Source:  http://csis.org/images/stories/poni/111201_Palmer.pdf 
 Date:  01 December 2011 
 Subject(s):  UK Naval Nuclear Propulsion Programme 
 Type:  Text 
 Format:  PDF 
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 Title:  Map showing the location of Naval Reactors Facility at the Idaho National Laboratory Add
 Summary:  This map shows a section of the Idaho National Laboratory, including the location of the Naval Reactors Facility. In 1965, NRF included the S1W and A1W prototype plants, along with the recently-built S5G prototype and the Expended Core Facility (ECF); the latter two facilities are noted on the map. 
 Source:  http://www.loc.gov/pictures/item/ID0406/ 
 Date:  11 March 1965 
 Subject(s):  S5G | Expended Core Facility | Naval Reactors 
 Type:  Image 
 Format:  JPEG 
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 Title:  Materials performance in operating PWR steam generators Add
 Summary:  This paper describes a challenge to the operation of pressurized water reactors on naval vessels: Steam generator U-tube leakage, primarily due to secondary chemistry problems. As described in the abstract, chemistry problems are centered in "those areas of the steam generators where limited coolant circulation and high heat flux have caused impurities to concentrate." Circulation problems (leading to cracking and corrosion) in Inconel U-tubes can be produced by "sludge deposits accumulated on the tube sheet or on tubing supports." In terms of prevention, the paper notes that "at the present time, all U.S. manufacturers of PWR's are recommending that their customers use an all-volatile treatment of the secondary coolant." It continues by providing water chemistry case studies on the three methods then used to maintain secondary chemistry: "A phosphate treatment, an all-volatile treatment, and a zero-solids treatment" (and the importance of moving from the first treatment method and attempting to reverse sludge problems in plants with extensive past use of phosphate treatments). Note: Some portions of the reproduced text are not legible. 
 Source:  http://www.osti.gov/bridge 
 Date:   1975 
 Subject(s):  Nuclear engineering | Naval Reactors 
 Type:  Text 
 Format:  PDF 
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 Title:  Mechanical properties of Zircaloy-2 Add
 Summary:  To summarize: "Zircaloy-2 is a zirconium-tin alloy developed for use in water cooled nuclear reactors. It possesses good corrosion resistance to high-temperature water, excellent nuclear characteristics, and sufficiently good mechanical properties for use as a structural material in reactor cores and as a fuel element material" (1). The report analyzes changes in Zircaloy-2 properties caused by changes in operating conditions, including temperature, hydrogen concentration, and the presence of small notches in the material. As noted in the Hewlett/Duncan book, Nuclear Navy, "the study of zirconium alloys [in the first half of the 1950s] resulted in the development of a new material called Zircaloy-2, which was far superior to the material used in the [Mark I/S1W] core."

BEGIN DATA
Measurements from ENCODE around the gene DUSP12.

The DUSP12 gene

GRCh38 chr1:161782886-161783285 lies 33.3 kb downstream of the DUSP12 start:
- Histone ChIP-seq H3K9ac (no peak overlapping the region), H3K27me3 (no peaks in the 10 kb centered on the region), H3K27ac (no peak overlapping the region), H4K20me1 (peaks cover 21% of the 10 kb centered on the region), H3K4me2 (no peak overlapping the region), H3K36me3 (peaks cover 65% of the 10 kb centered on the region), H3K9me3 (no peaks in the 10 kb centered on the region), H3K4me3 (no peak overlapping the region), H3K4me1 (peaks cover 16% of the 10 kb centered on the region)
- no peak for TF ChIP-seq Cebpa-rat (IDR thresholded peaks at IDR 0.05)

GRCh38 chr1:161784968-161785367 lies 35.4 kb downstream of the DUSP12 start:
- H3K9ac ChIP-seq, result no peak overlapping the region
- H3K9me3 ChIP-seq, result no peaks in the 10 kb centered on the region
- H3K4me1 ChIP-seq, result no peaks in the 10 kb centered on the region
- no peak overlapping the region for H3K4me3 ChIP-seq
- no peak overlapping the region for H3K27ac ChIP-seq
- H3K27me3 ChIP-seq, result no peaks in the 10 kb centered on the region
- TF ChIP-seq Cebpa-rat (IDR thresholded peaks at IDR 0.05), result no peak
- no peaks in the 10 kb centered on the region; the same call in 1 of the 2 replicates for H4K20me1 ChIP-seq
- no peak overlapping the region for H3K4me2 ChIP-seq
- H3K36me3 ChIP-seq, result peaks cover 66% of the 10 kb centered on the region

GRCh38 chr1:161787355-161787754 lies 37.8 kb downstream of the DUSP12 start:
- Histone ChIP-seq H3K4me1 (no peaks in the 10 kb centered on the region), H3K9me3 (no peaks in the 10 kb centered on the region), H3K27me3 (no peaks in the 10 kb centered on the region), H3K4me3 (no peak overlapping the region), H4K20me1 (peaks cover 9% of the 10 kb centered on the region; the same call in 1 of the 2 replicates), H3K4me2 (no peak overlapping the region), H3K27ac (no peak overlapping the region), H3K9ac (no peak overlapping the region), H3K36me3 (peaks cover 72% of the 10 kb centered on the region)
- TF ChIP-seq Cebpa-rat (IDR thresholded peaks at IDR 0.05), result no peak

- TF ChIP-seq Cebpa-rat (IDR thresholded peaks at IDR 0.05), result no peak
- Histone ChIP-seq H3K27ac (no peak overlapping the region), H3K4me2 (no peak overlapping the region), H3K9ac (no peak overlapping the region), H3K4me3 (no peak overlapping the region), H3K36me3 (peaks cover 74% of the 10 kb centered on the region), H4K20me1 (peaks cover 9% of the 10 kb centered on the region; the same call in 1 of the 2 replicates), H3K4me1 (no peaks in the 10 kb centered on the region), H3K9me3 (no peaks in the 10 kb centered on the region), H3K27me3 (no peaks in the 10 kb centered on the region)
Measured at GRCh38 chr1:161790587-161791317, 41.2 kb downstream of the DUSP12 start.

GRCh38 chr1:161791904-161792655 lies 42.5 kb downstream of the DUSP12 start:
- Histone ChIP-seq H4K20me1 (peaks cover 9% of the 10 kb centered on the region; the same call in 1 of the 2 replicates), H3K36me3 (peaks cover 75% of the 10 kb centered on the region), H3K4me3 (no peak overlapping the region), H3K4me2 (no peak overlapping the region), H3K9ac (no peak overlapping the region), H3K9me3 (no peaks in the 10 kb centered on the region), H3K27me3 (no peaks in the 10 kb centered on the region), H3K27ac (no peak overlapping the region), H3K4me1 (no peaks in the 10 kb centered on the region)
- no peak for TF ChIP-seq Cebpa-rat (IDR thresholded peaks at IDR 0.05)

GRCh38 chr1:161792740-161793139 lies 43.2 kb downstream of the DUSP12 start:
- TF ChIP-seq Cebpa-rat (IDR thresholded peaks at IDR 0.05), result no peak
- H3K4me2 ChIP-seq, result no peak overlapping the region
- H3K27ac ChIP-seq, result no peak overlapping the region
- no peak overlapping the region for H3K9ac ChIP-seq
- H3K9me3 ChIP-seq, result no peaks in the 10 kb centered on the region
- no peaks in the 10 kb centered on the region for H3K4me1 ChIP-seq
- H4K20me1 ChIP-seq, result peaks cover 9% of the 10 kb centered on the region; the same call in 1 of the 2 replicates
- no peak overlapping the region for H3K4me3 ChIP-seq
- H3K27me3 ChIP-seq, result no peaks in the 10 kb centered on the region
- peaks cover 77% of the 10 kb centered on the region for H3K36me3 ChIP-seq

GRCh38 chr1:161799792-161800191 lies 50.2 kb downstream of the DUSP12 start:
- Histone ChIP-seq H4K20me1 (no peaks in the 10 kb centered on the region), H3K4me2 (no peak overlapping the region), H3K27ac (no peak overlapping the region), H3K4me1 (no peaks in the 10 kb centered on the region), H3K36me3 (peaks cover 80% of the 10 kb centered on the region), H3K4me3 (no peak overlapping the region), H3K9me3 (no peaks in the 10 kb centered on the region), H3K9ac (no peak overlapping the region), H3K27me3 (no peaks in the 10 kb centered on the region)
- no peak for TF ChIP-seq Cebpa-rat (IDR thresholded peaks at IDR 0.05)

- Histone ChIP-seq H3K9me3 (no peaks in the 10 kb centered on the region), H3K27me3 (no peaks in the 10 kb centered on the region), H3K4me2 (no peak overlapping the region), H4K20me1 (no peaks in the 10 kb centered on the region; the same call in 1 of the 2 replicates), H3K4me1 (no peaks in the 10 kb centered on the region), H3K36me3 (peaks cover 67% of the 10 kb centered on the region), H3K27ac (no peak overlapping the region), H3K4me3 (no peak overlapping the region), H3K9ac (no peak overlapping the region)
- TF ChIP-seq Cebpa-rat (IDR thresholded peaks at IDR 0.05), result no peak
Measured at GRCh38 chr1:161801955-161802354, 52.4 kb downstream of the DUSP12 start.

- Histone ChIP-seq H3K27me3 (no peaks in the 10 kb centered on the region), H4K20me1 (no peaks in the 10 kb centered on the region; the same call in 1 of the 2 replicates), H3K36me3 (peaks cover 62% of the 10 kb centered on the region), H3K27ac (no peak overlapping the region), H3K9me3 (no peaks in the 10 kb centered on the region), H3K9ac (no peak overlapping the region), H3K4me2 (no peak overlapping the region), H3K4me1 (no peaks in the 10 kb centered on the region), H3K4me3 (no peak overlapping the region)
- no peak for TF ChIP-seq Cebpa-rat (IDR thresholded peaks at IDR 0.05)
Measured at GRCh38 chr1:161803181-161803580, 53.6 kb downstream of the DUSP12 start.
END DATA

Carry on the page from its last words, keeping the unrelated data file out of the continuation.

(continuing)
Source:  http://www.osti.gov/bridge 
 Date:   1961 
 Subject(s):  Zirconium/Zircaloy | Nuclear engineering | Naval Reactors 
 Type:  Text 
 Format:  PDF 
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 Title:  Missile tubes in USS Sam Rayburn Add
 Summary:  The USS Sam Rayburn during her service as a ballistic missile submarine. The submarine was decommissioned in 1989 and converted to a moored training S5W prototype facility. The Sam Rayburn is currently moored at Naval Weapons Station Charleston. 
 Source:  http://en.wikipedia.org/wiki/USS_Sam_Rayburn_%28SSBN-635%29 
 Date:  circa 1964 
 Subject(s):  S5W | USS Sam Rayburn (SSBN-635) | Naval Reactors 
 Type:  Image 
 Format:  JPEG 
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 Title:  Mobilis in mobile: History of the U.S.S. Nautilus Add
 Summary:  Slides from a presentation by Andy Rogulich of the North American Jules Verne Society at the organization's 2007 conference. Rogulich describes the history of the USS Nautilus (SSN-571) and compares her with Verne's fictional Nautilus in Twenty Thousand Leagues Under the Sea. Rogulich's comparison of attributes of the USS Nautilus and Verne's Nautilus (page 16) is particularly interesting. He describes his visit to the Historic Ship Nautilus and the fact that a signed first edition of Verne's "Twenty Thousand Leagues" is displayed on board the Nautilus museum. 
 Source:  http://www.najvs.org/meetings/meet2K7/index.shtm 
 Date:  08 July 2007 
 Subject(s):  S2W | USS Nautilus (SSN-571) | Naval Reactors 
 Type:  Text 
 Format:  PDF 
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 Title:  Monitoring equipment outside S1W hull Add
 Summary:  Navy and civilian operators with monitoring equipment at the aft end of the S1W propulsion plant. The S1W's water brake, which absorbed the shaft power, can be seen directly behind the monitoring panel. The aft end of the hull is visible at left. 
 Source:  http://www.inl.gov/proving-the-principle/chapter_06.pdf 
 Date:   unknown  
 Subject(s):  S1W | Naval Reactors 
 Type:  Image 
 Format:  PNG